**Harmonic Equivalent Circuit of Induction Motor:**

When fed from an inverter or cycloconverter, the motor terminal voltage is non-sinusoidal but it has half-wave symmetry. A non-sinusoidal waveform can be resolved into fundamental and harmonic components using Fourier analysis. Because of half-wave symmetry only odd harmonics will be present. The Harmonic Equivalent Circuit of Induction Motor can be divided into positive sequence, negative sequence and zero sequence. The harmonics, which have the same phase sequence as that of fundamental are called positive sequence harmonics. The Harmonic Equivalent Circuit of Induction Motor having phase sequence opposite to fundamental are called negative sequence harmonics. The harmonics, which have all three-phase voltages in phase are called zero sequence harmonics.

Consider the fundamental phase voltage components V_{AN}Â = V_{1}Â sin Ï‰t, V_{BN}Â =V_{1}Â sin (Ï‰t-2Ï€/3) and V_{CN}Â = V_{1}Â sin (Ï‰tâ€“4Ï€/3)Â with the phase sequence ABC. The corresponding 5th and 7th harmonic phase voltages are

The above equations show that 7th harmonic has the phase sequence ABC, which is the same as that of fundamental. Hence it is a positive sequence harmonic. The 5th harmonic has a phase sequence ACB, hence it is a negative sequence harmonic. It can be shown that theÂ harmonic voltages and currents of the order m = 6k + 1 (where k is an integer) are of positive sequence and harmonic voltages of the order m = 6k – 1 are of negative sequence. Similarly it can be shown that harmonics of the order m = 3k are of zero sequence. A positive sequence harmonic m will produce a rotating field, which moves in the same direction as the fundamental at a speed m times that of the fundamental field. Similarly rotating field produced by a negative sequence harmonic m will move in the direction opposite to the fundamental at m times its speed. Zero sequence components do not produce a rotating field.

For fundamental component the equivalent circuits of Fig. 6.1 will be applicable. For any mth harmonic, equivalent circuit will be as shown in Fig. 6.6(a). Each reactance has been increased by a factor m. Due to the skin effect resistances will also be increased several times. Slip s_{m} for the mth harmonic is given by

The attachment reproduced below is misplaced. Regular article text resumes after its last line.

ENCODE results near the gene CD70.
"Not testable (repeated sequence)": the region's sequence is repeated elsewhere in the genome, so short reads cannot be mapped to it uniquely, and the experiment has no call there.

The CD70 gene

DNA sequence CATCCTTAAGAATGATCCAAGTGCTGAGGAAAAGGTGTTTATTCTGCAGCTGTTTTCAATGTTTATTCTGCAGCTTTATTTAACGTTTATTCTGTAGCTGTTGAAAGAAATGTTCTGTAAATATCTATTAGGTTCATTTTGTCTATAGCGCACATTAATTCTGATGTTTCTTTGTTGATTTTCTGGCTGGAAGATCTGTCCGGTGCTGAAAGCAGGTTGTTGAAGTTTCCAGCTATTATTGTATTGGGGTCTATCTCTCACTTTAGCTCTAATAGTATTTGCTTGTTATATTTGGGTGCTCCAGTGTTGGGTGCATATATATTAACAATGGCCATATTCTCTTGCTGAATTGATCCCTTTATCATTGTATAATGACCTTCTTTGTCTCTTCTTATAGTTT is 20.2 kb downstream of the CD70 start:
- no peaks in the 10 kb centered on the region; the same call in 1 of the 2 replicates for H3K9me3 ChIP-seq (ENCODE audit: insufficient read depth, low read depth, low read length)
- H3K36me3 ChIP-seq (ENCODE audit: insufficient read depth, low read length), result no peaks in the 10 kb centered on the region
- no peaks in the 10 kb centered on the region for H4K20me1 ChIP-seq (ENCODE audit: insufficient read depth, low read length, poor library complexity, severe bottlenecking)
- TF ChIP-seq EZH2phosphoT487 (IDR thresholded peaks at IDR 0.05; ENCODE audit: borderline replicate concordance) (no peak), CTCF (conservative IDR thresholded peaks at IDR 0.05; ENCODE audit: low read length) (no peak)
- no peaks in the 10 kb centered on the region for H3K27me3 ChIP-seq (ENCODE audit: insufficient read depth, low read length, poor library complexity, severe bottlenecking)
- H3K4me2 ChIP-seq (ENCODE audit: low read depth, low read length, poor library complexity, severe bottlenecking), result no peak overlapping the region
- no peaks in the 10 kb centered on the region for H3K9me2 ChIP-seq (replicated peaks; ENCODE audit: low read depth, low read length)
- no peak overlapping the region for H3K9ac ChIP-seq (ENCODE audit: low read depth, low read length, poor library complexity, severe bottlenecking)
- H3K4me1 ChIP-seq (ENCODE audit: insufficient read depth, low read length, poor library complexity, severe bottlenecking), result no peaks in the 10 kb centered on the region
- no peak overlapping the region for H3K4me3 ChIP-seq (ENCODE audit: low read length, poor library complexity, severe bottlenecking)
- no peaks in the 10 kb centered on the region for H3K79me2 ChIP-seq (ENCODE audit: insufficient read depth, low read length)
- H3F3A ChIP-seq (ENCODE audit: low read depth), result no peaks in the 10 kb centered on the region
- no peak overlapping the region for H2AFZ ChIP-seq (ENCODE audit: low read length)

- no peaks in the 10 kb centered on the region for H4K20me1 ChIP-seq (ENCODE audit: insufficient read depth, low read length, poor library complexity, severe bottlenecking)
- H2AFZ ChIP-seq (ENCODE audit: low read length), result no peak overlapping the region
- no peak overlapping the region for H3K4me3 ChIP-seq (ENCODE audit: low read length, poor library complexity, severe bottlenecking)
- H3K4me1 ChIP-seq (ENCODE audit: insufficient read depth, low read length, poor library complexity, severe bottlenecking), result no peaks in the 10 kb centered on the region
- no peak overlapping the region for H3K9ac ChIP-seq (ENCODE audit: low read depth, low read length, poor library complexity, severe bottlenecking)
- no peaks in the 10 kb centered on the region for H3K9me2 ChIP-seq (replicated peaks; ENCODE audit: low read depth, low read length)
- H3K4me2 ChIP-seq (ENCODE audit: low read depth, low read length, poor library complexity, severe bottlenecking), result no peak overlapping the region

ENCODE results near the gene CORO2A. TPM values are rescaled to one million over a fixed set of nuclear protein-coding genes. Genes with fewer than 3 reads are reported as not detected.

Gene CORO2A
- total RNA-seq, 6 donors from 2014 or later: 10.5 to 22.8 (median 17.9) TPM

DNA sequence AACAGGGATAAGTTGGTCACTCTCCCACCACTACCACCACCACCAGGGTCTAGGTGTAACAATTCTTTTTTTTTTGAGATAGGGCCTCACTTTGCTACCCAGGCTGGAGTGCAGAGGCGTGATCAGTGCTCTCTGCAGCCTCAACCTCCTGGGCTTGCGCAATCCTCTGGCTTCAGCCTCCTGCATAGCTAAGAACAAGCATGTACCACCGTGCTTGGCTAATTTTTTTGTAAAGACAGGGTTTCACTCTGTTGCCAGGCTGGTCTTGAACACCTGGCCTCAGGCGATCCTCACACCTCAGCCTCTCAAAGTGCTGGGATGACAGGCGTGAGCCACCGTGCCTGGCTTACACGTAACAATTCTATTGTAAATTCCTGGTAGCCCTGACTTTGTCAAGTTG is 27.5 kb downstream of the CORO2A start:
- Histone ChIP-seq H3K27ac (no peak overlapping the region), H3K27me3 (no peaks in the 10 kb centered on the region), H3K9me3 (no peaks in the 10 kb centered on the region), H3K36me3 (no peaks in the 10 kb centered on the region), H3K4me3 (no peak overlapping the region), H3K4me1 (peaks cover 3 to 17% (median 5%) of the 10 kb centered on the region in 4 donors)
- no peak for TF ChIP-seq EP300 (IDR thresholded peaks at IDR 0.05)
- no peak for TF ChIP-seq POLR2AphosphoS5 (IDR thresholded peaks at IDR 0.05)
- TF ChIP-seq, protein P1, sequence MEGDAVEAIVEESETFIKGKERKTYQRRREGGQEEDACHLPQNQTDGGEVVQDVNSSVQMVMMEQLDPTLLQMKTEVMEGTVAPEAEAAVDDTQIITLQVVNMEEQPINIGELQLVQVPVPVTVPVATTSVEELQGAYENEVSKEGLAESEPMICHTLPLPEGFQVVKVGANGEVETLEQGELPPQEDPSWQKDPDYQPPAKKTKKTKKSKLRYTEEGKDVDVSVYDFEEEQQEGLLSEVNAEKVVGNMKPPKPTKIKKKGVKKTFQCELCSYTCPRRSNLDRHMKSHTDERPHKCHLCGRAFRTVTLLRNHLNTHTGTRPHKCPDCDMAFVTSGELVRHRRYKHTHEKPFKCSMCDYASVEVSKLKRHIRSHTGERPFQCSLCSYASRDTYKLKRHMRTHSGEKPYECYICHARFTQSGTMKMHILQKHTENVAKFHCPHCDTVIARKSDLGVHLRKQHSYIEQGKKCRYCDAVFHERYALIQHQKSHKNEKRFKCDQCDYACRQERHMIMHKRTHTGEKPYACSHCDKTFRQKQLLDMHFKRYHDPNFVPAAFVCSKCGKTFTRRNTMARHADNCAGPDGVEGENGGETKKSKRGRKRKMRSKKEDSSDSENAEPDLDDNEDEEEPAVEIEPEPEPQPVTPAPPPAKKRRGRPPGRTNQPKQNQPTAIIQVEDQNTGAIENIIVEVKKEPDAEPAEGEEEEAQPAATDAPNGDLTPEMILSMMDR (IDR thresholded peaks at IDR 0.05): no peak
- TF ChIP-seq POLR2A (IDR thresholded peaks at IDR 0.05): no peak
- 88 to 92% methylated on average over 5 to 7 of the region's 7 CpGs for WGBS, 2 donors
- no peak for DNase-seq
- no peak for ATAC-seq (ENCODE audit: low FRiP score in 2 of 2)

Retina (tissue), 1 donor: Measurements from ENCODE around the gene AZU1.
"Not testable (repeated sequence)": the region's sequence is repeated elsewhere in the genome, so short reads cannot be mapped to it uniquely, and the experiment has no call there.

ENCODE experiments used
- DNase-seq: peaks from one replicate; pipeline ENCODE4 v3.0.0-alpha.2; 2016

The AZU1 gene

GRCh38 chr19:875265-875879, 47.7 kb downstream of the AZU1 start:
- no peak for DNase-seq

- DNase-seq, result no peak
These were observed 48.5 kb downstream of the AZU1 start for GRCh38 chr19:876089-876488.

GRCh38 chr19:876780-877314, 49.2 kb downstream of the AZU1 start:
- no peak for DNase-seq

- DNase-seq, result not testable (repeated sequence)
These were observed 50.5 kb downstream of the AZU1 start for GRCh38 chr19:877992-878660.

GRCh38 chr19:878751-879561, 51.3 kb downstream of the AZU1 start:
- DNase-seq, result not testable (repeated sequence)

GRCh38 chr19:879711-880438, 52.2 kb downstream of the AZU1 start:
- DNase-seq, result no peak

Negative sign is applicable to harmonics which produce forward rotating fields and the positive sign to those which produce backward rotating fields. Since s_{m} is close to unity, resistance ((Râ€²_{rn}/s_{m})) has a small value. As reactances are very large compared to resistors, equivalent circuit of Fig. 6.6(a) can be replaced by the simplified circuit of Fig. 6.6(b).

When fed from a semiconductor converter, it can be shown that the net torque produced by harmonics is close to zero. In view of this motor torque can be evaluated from equivalent circuits of Fig. 6.1(b), using Eq. (6.10), where V is the fundamental component of supply voltage. Fundamental component of rotor current is obtained from Eq. (6.4) and the /nth harmonic current is calculated from Fig. 6.6(b) as

where X_{s}Â + Xâ€²_{r}.

Generally, supply will have odd harmonics. When stator is star-connected tripplen harmonics (third harmonic and its multiples) will not flow. The rms motor current I_{rms} will then be

When motor is delta-connected, tripplen harmonics will circulate in delta, but will not flow in the source. The source current therefore can be obtained by multiplying I_{rms}Â given by Eq. (6.24) by âˆš3. The rms motor phase current will be obtained by

For a given motor torque and power, rms current flowing through the motor has a higher value. Further due to skin effect harmonic rotor resistance has higher value. Therefore presence of harmonics increase the copper loss substantially. Core losses are also increased by harmonics. Because of increase in losses, motor has to be derated in the sense that the power output that can be obtained from machine for the same temperature rise has to be smaller. The efficiency is also reduced due to increase in losses.

Another important effect of non-sinusoidal supply is the production of pulsating torques due to interaction between the rotating field produced by one harmonic and rotor current of another harmonic. Harmonic 5, 7, 11 and 13 are major contributors of torque pulsations. 5th harmonic produces backward rotating field whereas 7th harmonic produces forward rotating field. Therefore, relative speed between the field produced by the fundamental and 5th and 7th harmonics is six time the speed of fundamental. Consequently, torque pulsations produced due to the interaction of 5th and 7th harmonic currents and the fundamental rotating field has a frequency six times the fundamental. It can be similarly shown that harmonics 11 and 13 produce torque pulsations whose frequency is 12 times the fundamental. When motor supply frequency is not very low, the frequency of torque pulsations is large enough to be filtered out by motor inertia. Consequently the torque pulsations do not have significant effect on motor speed, although they do increase noise and reduce motor life due to vibrations. However, when motor supply frequency is low, these torque pulsations cause pulsations in speed. The motor then does not move smoothly but have jerky motion.